Bibimbap with tofu & pickled vegetables

We know that it has been terribly quiet around here during the last couple of weeks. Sorry for that. After we had sent the book manuscript to our editor (big sigh of relief there!), all of us needed a short break to catch up on life again. But now we are back. And our plan is to slam you with a whole set of new recipes during this coming autumn. We have for example been making several different delicious desserts with blueberries, but we’ll save that for a later post.

Today we have prepared something that we make more and more frequently in our home. We live only a few blocks from a great Korean restaurant. And after our third take-away from them in ten days, we decided that it was time to learn how to make some Korean food ourselves. Our favorite dish is Bibimbap, so that is what we started with. Bibimbap is not only fun to say, it is also fantastic to eat, as it combines all kind of sweet, strong and sour flavors.

We don’t know how familiar you are with Korean food, so here is a short explanation. A bibimbap is basically a rice dish topped with a variety of vegetables (pickled, stir-fried, cooked or marinated), the Korean chili sauce gochujang and a sunny side fried egg. So far so good, right? Now here comes the wild part. When you have assembled a perfectly balanced and beautiful bowl of vegetables, it is time to take your chopsticks and stir everything into a mess. Not as beautiful anymore, but twice as creamy and delicious. In our version we have added ginger marinated tofu, fresh mango, and use black rise instead of ordinary white. But apart from that it is pretty straight forward.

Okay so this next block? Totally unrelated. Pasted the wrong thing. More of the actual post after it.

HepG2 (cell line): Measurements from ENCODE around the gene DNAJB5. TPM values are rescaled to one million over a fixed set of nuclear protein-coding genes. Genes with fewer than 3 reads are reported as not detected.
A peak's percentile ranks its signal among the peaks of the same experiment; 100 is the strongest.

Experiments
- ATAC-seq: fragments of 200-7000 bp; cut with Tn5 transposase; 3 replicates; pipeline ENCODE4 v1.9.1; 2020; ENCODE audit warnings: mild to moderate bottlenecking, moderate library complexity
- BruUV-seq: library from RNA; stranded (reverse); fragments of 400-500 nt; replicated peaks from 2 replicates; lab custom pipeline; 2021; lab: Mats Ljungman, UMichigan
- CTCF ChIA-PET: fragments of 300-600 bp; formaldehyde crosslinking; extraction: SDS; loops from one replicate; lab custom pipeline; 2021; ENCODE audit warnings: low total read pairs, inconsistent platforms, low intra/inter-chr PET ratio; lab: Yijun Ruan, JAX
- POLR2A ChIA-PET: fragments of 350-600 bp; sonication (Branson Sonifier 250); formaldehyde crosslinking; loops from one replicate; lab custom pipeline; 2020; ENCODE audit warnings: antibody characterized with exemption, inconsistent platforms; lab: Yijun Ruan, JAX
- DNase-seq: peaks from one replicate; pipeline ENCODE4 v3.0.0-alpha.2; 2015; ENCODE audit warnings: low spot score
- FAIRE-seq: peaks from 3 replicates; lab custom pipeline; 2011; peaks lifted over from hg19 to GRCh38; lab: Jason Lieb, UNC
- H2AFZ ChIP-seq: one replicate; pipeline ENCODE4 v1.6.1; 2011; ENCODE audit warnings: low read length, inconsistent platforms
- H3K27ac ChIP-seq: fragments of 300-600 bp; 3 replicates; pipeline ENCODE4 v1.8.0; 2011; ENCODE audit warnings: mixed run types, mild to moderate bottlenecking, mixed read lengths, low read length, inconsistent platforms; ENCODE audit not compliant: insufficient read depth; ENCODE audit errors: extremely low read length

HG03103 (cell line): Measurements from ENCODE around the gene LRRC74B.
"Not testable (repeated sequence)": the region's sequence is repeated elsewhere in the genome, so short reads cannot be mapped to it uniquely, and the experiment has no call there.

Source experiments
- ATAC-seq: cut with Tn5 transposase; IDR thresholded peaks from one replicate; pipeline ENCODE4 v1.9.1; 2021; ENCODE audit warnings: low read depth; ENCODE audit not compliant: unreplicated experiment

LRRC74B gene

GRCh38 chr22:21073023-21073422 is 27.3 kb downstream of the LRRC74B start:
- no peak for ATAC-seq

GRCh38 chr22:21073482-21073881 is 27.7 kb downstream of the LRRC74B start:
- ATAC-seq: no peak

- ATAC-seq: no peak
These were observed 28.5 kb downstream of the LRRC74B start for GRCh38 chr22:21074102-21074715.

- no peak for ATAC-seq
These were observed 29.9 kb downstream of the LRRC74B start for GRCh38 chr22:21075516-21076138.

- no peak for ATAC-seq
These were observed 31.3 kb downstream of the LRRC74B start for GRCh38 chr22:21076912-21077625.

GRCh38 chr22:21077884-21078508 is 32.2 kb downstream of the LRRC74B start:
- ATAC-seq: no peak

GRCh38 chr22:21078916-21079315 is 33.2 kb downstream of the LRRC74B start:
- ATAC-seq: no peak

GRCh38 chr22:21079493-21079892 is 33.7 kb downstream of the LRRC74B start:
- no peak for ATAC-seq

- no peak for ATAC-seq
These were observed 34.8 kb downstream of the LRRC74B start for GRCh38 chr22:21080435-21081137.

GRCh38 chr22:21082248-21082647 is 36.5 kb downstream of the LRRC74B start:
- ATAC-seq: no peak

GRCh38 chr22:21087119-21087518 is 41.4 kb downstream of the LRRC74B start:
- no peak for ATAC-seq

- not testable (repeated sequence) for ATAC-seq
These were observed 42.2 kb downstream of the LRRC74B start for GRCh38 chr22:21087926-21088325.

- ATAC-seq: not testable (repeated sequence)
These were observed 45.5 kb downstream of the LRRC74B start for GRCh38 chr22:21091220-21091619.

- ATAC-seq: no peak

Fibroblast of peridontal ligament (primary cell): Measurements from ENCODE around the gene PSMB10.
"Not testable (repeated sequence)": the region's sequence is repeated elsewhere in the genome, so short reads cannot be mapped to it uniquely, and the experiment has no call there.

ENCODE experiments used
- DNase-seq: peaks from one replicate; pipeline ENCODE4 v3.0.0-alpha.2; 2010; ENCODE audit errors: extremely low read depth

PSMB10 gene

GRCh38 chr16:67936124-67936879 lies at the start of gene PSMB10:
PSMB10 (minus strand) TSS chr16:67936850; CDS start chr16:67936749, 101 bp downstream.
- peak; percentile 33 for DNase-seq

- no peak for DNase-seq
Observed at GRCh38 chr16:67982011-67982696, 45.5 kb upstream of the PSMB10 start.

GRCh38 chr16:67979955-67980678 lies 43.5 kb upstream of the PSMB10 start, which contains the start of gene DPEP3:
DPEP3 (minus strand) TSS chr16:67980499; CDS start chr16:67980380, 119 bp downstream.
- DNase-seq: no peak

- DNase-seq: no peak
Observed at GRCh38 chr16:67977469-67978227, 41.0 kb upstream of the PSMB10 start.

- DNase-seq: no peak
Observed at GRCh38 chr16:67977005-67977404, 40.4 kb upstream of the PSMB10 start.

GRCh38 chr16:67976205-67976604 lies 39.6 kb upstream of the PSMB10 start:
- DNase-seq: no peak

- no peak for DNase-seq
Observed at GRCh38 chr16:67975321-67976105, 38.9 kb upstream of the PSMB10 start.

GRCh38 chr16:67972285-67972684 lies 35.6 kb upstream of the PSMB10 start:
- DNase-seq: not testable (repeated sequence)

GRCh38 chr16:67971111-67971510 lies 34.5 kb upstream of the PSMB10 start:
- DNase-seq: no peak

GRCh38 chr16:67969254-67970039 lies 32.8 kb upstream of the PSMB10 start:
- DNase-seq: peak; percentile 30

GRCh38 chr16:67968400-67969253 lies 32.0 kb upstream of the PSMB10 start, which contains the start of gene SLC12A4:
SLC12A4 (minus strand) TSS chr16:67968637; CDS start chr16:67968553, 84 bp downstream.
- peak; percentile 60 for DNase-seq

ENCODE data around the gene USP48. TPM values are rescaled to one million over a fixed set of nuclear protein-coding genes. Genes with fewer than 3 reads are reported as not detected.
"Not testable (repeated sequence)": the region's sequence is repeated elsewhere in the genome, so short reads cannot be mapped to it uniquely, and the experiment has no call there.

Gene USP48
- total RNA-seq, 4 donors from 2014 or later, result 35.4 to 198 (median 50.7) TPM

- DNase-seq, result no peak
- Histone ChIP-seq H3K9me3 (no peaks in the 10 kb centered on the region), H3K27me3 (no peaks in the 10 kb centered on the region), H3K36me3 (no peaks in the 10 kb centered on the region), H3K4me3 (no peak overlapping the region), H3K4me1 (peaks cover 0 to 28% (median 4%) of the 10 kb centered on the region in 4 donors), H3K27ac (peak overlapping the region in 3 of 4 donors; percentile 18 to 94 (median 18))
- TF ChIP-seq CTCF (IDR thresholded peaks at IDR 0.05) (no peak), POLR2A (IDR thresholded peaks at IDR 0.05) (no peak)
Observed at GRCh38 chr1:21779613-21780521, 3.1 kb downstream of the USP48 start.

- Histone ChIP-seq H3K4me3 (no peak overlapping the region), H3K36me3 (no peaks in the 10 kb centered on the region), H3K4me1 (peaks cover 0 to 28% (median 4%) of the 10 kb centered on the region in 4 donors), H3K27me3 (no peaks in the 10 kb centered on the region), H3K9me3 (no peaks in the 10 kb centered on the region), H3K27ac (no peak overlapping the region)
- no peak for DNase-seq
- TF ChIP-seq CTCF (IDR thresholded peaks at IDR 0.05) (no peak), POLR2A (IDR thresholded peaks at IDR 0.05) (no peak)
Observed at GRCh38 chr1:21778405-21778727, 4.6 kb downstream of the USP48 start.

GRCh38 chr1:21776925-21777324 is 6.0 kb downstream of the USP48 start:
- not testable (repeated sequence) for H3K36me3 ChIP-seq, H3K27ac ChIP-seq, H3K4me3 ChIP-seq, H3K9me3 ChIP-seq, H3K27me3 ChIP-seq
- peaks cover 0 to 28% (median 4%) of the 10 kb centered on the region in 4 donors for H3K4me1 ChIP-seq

This dish is great to do when you have a dinner with friends. Both the pickled vegetables and the marinated tofu can be prepared in advance and stored in jars. And when it’s time for dinner, you just cook the rice, fry a few eggs, put vegetables in bowls on the dinner table, and let everyone arrange their own plate.

We sometimes make our own kimchi using David Leibowitz recipe, but you can find ready-made in all Asian supermarkets. There, you will also find Gochujang sauce (apparently it can also be replaced with Sriracha sauce). Don’t take our choice of vegetables too serious, this recipe is great to do when cleaning out the fridge. Almost any vegetable can be used. But don’t skip out on the kimchi or Gochujang sauce, it is what makes the rest of the vegetables sing and sparkke at the edge of your mouth.

Vegetarian Bibimbap
Serves 4

ginger marinated tofu, recipe below
quick pickled cucumber, recipe below
2 cups (500 ml) black rice